Diageo Southeast Asia has donated £200,000 (US$260,000) to charity Water Aid to help improve women’s livelihoods in Myanmar and increase access to clean water.
The donation from the Johnnie Walker owner will fund the two-year, women-led project, which will be used to build water treatment facilities in Yangon, Myanmar. The initiative will provide 10,000 people with clean water.
Apurvi Sheth, managing director of Diageo Southeast Asia, said: “Diageo is proud to work with Water Aid on this project in Myanmar. It has always been Diageo’s belief and part of our DNA to create value amongst communities where we work and operate in.
“Providing access to safe drinking water is not only a key UN Sustainable Development Goal, but also embedded as a priority in the Myanmar Sustainable Development Plan. Through this project, we will work with Water Aid to create impactful and lasting change to benefit the livelihoods of people in the communities, especially women.”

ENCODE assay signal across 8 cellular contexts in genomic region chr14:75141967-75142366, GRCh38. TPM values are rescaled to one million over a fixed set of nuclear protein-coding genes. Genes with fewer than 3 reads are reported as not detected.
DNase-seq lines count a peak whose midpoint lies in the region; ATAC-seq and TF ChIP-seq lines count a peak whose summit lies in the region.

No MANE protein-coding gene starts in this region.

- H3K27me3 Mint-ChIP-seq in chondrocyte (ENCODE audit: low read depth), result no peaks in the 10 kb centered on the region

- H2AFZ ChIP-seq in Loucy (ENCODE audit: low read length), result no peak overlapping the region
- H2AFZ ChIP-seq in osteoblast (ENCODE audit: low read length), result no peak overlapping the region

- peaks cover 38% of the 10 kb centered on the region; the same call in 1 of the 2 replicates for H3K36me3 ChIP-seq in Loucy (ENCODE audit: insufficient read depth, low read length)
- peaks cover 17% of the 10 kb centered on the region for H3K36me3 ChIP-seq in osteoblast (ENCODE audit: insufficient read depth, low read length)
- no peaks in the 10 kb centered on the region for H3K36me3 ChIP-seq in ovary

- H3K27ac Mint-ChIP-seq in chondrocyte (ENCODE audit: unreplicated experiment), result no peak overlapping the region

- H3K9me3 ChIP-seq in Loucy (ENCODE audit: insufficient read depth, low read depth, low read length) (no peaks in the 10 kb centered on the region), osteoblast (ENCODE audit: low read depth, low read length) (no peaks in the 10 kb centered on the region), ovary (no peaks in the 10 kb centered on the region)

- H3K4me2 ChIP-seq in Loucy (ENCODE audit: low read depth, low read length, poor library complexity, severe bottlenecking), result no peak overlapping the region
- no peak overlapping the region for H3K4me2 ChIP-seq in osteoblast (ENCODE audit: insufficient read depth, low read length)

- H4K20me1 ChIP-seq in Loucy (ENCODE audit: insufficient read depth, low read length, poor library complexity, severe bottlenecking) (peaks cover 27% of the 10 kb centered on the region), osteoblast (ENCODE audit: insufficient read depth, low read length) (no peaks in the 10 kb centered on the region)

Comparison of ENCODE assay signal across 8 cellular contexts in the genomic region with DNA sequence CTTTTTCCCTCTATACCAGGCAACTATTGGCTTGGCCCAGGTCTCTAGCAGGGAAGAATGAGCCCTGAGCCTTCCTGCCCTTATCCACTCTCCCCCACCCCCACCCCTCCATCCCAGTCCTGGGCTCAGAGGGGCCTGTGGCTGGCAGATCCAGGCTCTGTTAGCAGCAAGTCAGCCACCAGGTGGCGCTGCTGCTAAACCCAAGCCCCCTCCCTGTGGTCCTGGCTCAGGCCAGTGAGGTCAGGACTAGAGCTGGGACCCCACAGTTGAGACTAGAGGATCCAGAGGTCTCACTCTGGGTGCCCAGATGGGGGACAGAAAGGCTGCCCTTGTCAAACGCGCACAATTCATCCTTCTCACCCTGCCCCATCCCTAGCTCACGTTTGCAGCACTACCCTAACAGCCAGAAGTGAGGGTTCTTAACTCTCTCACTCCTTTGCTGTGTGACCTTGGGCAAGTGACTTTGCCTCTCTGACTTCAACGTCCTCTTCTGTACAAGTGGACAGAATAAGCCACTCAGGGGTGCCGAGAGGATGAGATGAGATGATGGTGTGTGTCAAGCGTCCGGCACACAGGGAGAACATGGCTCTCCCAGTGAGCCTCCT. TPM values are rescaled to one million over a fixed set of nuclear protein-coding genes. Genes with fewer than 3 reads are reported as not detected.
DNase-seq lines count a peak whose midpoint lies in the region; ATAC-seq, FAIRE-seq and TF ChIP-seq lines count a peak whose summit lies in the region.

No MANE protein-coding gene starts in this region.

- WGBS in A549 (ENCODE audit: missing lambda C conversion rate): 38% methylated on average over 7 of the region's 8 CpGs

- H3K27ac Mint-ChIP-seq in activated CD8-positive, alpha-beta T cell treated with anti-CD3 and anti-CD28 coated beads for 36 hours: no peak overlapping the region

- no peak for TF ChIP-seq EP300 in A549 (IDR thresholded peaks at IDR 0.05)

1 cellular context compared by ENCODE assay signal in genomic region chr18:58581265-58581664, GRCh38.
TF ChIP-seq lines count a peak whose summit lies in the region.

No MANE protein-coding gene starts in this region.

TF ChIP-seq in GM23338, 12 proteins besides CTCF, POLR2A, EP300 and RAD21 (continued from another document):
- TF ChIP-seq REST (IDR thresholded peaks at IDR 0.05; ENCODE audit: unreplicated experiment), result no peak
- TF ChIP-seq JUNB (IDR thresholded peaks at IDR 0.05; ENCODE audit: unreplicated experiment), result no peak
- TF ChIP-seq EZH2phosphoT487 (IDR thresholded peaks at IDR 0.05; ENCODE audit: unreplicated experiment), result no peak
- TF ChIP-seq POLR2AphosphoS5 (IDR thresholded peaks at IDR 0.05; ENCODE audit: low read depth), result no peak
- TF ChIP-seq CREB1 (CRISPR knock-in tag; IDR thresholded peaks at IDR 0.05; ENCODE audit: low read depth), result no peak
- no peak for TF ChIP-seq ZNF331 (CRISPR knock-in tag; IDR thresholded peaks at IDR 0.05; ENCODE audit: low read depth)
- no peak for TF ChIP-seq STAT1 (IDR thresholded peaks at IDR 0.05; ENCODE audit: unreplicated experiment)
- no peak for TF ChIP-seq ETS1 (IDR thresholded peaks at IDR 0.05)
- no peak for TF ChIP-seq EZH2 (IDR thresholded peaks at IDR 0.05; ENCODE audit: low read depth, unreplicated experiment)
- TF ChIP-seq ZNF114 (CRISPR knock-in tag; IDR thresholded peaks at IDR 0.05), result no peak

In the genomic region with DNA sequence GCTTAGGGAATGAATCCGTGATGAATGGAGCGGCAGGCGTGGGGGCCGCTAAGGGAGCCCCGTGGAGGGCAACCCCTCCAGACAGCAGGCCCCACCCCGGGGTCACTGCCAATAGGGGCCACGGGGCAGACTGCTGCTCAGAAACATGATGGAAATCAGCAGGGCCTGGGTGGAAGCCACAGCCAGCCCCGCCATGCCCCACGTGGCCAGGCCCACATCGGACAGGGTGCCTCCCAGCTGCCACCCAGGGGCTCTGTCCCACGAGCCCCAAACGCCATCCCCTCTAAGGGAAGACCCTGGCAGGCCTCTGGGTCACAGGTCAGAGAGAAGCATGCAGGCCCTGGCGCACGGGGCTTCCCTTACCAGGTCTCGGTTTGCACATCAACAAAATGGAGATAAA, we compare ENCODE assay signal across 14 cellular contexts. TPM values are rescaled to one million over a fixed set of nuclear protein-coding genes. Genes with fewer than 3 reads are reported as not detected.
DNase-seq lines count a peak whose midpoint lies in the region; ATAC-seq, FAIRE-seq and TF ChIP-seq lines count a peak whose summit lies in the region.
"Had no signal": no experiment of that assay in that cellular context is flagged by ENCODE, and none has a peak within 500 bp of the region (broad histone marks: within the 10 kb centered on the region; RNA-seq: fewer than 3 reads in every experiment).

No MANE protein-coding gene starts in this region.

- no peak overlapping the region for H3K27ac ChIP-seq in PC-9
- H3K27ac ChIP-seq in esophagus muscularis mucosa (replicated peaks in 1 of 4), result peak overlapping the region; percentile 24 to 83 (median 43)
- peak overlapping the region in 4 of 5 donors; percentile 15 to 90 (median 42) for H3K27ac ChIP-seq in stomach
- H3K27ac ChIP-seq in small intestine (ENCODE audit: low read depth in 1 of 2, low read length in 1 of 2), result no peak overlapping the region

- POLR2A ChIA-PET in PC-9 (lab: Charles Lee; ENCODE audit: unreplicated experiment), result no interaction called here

As well as providing clean water to people in Yangon, the project will also offer entrepreneurial opportunities to women in the region by training them to sell water. The project will also promote good menstrual health and hygiene, such as hand washing with soap and water.
Shihab Uddin Ahamad, country director of Water Aid Myanmar, added: “The best way to help women is to ensure their access to clean and safe water first. We are especially thrilled about this project where women will not only get clean and safe water, but also create an opportunity for them to become entrepreneurs and supply safe water for communities.
“We are thankful to Diageo for their social commitment and support for this project. The global water and sanitation crisis needs a collaborative approach between NGOs, the private sector and governments to ensure everyone has clean water, decent toilets and good hygiene by 2030. This project will serve as a step forward in achieving this goal.”
According to Water Aid, one in five people in Myanmar do not currently have access to clean water. In order to provide water for their families, women and girls are often expected to collect water from unsafe sources, such as rivers, streams and holes in the ground.